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76 of 78 people found the following review helpful
5.0 out of 5 stars "Australia" as seen from another point of view
I did not see this in theatres on release as the trailers made it look like a big, overly wrought romance... a la Gone with the Wind meets Cimarron and not my cup of tea. Nor am I a fan of Nicole Kidman, so no appeal there. And when I finally saw it, I found it nothing like I expected nor was it much like many of the other reviewers have portrayed. Yes, it used broad,...
Published on November 2, 2009 by juuul

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50 of 59 people found the following review helpful
3.0 out of 5 stars Mostly mediocre with hints of greatness
I know what Baz Luhrmann was attemting to accomplish with Australia. He even hinted at it himself with regards to Gone With The Wind. He wanted a glorious epic of mass proportions but what he really created was a long, beautiful, but sometimes dull film. He strived for perfection but clearly didn't quite make it.

I am a HUGE fan of Moulin Rouge. I love...
Published on February 18, 2009 by Valerya Couto


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76 of 78 people found the following review helpful
5.0 out of 5 stars "Australia" as seen from another point of view, November 2, 2009
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This review is from: Australia (DVD)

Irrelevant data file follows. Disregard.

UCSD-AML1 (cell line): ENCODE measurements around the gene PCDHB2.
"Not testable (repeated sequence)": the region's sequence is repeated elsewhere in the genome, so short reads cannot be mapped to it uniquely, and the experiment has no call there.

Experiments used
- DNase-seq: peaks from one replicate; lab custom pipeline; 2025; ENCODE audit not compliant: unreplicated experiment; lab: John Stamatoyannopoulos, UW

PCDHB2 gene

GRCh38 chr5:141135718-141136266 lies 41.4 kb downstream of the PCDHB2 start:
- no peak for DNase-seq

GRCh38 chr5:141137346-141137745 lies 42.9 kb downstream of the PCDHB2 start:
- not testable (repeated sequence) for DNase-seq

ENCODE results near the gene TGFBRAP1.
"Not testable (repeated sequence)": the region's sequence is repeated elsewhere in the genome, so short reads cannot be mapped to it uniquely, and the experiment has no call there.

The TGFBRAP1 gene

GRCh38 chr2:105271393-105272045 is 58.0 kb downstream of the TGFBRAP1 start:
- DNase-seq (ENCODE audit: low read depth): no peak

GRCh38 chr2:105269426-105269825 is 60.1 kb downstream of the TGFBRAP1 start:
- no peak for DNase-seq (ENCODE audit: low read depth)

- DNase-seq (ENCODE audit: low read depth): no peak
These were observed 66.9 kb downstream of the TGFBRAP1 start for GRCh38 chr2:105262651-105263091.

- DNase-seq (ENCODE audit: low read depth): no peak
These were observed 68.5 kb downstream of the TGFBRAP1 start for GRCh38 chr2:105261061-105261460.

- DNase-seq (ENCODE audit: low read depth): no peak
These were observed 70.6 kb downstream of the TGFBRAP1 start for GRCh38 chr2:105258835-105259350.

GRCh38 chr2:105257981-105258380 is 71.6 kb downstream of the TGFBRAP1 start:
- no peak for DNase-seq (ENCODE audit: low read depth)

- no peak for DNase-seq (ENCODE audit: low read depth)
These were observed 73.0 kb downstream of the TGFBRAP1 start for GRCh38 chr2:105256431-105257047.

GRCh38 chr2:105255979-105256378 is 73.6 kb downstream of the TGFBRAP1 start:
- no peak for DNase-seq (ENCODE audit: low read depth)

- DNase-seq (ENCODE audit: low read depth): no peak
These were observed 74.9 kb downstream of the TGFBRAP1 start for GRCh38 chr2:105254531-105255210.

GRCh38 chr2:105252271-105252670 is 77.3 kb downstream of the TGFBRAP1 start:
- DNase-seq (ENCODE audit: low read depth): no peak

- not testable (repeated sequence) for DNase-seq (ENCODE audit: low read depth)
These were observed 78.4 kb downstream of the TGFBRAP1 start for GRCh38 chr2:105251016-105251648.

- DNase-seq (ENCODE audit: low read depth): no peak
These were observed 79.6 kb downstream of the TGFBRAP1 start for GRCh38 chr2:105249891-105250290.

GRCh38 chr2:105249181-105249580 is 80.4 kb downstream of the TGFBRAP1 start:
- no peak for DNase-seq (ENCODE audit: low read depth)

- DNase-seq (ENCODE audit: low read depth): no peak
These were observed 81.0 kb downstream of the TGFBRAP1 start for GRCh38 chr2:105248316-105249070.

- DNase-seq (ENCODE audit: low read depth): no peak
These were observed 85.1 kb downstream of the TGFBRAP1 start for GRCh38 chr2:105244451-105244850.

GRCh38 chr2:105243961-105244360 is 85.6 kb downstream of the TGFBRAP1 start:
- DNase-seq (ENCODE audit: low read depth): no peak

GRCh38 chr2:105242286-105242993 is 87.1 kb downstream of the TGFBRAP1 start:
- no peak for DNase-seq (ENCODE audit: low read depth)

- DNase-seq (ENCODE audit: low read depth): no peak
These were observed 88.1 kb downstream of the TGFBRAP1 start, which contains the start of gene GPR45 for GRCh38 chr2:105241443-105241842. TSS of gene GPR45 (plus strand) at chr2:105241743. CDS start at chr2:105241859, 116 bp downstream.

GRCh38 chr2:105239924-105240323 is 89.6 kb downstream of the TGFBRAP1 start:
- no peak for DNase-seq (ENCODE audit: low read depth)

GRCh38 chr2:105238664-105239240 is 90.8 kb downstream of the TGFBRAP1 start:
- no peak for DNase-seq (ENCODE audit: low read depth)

I did not see this in theatres on release as the trailers made it look like a big, overly wrought romance... a la Gone with the Wind meets Cimarron and not my cup of tea. Nor am I a fan of Nicole Kidman, so no appeal there. And when I finally saw it, I found it nothing like I expected nor was it much like many of the other reviewers have portrayed. Yes, it used broad, almost stereo-typed characters to carry the "Anglo" story line, and yes, there were actions in the movie that required the "willing suspension of disbelief"; that hardly seems unusual.

However, the thing that made the movie unusual in a most positive way was the telling of the story from the point of view of the racially-mixed "outcast" little boy, Nullah. This introduced an entirely different point of view, signficantly, at least for Americans, of the characters and the story line. While I do not pretend to know much about aboriginal culture, the concepts and importance of "singing" and "stories" were presented sufficiently well to open up the ideas to the large portion of the American audience which likely is unfamiliar with this. A number of strong and appealing cultural ideas were referenced or illustrated either in the dialog / actions of the aboriginal characters or occasionally the brief comments of "The Drover": the geographical mapping of the aborigines through "singing" (music); the importance of one's story and how one connects to the "tribe" / ancestors / universe through "singing" (stories). In fact, the word "sing" as used by Nullah and The Drover in the movie clearly has a richer meaning in this aboriginal context, one which cannot easily be translated directly into American English and which is worth exploring.